These steps are only required if you want to perform inference on Intel® Movidius™ NCS powered by the Intel® Movidius™ Myriad™ 2 VPU or Intel® Neural Compute Stick 2 powered by the Intel® Movidius™ Myriad™ X VPU. See also the Get Started page for Intel® Neural Compute Stick 2:
NOTE: You may need to reboot your machine for this to take effect.
To install and configure your Intel® Vision Accelerator Design with Intel® Movidius™ VPUs, see the Intel® Vision Accelerator Design with Intel® Movidius™ VPUs Configuration Guide.
NOTE: After installing your Intel® Movidius™ VPU, you will return to this guide to complete the Intel® Distribution of OpenVINO™ installation.
After configuration is done, you are ready to run the verification scripts with the HDDL Plugin for your Intel® Vision Accelerator Design with Intel® Movidius™ VPUs:
In this section you will run the Image Classification Sample Application with a Squeezenet1.1 Caffe* model on three types of Intel® hardware: CPU, GPU and VPU.
IMPORTANT: This section requires that you have Run the Verification Scripts to Verify Installation. This script builds the Image Classification sample application and downloads the required Caffe* Squeezenet model.
Setting up a neural network is the first step in running the sample.
If you are running inference on hardware other than VPU-based devices, you already have the required FP32 neural network model converted to an optimized Intermediate Representation (IR). Follow the steps in the Run the Sample Application section to run the sample.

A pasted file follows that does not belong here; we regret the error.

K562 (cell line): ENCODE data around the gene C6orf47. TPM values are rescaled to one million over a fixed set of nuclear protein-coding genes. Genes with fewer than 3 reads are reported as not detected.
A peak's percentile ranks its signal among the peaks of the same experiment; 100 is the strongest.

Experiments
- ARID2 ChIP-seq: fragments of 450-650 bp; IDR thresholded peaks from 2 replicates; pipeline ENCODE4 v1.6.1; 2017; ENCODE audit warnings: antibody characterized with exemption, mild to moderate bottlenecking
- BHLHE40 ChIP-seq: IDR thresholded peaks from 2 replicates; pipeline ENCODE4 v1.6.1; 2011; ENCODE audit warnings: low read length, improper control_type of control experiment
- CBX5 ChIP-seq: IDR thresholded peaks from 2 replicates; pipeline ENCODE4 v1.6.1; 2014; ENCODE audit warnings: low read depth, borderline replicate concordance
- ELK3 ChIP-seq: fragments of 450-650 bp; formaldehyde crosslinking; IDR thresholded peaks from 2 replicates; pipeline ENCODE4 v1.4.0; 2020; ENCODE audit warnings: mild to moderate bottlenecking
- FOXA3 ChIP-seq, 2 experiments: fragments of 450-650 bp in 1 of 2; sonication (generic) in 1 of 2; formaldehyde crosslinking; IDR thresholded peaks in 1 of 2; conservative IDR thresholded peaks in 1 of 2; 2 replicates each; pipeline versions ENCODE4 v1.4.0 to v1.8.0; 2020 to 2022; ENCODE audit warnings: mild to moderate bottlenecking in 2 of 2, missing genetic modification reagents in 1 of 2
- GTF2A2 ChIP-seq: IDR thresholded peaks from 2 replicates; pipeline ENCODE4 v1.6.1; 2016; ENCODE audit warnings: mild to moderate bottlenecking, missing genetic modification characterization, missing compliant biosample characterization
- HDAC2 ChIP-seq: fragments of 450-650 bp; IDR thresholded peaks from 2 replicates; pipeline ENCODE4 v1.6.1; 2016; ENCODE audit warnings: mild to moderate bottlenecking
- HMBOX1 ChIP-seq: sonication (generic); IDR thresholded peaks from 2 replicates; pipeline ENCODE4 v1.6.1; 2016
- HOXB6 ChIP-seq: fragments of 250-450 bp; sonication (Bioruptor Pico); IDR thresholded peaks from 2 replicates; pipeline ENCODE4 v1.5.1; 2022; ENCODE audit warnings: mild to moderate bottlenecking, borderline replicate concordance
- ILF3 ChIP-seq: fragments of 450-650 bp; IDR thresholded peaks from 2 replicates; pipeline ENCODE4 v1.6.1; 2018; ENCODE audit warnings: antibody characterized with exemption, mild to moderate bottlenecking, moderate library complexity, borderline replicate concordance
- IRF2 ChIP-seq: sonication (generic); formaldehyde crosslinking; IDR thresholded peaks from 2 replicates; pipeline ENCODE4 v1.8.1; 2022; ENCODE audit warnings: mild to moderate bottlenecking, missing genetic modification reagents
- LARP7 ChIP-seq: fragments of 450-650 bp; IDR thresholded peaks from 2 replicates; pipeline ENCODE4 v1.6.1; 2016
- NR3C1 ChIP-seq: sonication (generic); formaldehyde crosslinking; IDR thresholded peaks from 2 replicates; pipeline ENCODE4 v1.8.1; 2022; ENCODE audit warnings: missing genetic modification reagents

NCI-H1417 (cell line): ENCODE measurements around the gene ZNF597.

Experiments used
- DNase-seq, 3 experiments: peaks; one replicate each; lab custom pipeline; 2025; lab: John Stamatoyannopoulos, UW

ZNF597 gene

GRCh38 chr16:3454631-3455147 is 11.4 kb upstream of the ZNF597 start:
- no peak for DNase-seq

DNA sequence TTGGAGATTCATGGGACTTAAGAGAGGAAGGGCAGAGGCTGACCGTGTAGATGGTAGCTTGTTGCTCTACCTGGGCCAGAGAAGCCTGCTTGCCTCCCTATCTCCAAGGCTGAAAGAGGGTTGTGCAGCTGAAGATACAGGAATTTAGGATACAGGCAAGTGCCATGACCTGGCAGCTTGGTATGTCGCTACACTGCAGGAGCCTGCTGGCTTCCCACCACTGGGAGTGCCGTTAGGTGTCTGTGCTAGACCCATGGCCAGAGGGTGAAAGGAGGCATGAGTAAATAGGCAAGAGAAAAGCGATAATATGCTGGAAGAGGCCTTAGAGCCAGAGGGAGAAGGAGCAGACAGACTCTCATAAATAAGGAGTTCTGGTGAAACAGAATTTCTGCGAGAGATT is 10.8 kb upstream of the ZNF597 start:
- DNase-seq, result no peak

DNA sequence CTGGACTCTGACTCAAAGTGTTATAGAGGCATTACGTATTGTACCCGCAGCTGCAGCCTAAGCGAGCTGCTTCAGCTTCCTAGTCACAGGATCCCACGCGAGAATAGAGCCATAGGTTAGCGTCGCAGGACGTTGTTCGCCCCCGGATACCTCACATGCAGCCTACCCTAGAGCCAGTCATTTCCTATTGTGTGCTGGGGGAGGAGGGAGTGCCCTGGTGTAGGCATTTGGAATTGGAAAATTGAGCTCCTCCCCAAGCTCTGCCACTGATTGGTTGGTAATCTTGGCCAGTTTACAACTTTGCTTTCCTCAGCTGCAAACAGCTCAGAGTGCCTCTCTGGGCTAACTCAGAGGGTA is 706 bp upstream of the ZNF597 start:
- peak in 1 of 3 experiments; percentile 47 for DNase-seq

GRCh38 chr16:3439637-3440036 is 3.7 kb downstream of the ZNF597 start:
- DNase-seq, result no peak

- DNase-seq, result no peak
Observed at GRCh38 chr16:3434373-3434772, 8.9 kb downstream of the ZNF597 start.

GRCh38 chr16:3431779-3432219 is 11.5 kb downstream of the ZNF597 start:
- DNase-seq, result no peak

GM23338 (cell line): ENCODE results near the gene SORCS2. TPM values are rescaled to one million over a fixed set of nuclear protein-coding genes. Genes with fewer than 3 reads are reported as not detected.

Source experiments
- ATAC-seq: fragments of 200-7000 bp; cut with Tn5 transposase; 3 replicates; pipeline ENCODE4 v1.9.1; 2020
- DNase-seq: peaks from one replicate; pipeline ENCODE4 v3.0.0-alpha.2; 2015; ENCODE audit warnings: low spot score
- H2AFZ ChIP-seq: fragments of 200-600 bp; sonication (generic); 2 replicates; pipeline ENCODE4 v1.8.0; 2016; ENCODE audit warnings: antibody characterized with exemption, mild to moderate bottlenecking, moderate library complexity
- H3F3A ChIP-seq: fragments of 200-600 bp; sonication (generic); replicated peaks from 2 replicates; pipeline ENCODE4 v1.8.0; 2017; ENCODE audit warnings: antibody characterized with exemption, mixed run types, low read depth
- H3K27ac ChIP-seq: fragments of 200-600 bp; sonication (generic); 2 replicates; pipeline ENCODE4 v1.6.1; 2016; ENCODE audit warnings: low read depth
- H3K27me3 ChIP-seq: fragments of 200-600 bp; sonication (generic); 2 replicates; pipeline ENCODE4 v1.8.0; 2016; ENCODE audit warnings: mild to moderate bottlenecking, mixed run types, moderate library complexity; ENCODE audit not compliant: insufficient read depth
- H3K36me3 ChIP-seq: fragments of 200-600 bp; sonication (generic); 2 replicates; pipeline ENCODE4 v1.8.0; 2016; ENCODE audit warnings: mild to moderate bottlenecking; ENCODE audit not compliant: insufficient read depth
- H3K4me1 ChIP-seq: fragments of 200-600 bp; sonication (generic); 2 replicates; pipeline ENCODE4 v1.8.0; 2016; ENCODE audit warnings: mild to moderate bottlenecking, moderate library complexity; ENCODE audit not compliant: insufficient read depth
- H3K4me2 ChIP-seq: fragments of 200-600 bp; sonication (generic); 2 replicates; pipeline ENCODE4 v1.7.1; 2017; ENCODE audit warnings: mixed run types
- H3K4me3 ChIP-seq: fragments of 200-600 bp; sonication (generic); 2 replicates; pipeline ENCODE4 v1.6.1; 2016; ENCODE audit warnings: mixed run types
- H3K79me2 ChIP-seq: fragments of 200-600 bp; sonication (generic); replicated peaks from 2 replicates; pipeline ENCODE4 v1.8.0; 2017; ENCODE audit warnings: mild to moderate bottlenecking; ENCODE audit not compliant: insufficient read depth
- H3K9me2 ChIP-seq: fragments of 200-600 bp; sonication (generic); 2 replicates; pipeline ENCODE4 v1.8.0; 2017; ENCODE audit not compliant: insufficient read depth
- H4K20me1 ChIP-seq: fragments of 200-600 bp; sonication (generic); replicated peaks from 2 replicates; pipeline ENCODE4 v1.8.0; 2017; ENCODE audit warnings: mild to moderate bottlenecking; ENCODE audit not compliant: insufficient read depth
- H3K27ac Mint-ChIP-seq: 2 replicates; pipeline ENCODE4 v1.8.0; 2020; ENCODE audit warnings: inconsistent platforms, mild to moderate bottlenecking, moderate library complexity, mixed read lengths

If you want to run inference on a VPU device (Intel® Movidius™ Neural Compute Stick, Intel® Neural Compute Stick 2 or Intel® Vision Accelerator Design with Intel® Movidius™ VPUs), you'll need an FP16 version of the model, which you will set up in this paragraph.
To convert the FP32 model to a FP16 IR suitable for VPU-based hardware accelerators, follow the steps below:
squeezenet1.1.labelsfile contains the classes that ImageNet uses. This file is included so that the inference results show text instead of classification numbers. Copy
squeezenet1.1.labelsto your optimized model location:
Now your neural network setup is complete and you're ready to run the sample application.
In this paragraph you will run the Image Classification sample application, which was automatically built when you Ran the Image Classification Verification Script. To run the sample application:
car.pngfile from the
demodirectory as an input image, the IR of your FP16 model and a plugin for a hardware device to perform inference on.
NOTE: Running the sample application on hardware other than CPU requires performing additional hardware configuration steps.
NOTE: Running inference on Intel® Movidius™ Neural Compute Stick or Intel® Neural Compute Stick 2 with the MYRIAD plugin requires performing additional hardware configuration steps.
NOTE: Running inference on Intel® Vision Accelerator Design with Intel® Movidius™ VPUs with the HDDL plugin requires performing additional hardware configuration steps
For information on Sample Applications, see the Inference Engine Samples Overview.
Congratulations, you have finished the installation of the Intel® Distribution of OpenVINO™ toolkit for Linux*. To learn more about how the Intel® Distribution of OpenVINO™ toolkit works, the Hello World tutorial and other resources are provided below.
To learn more about converting models, go to: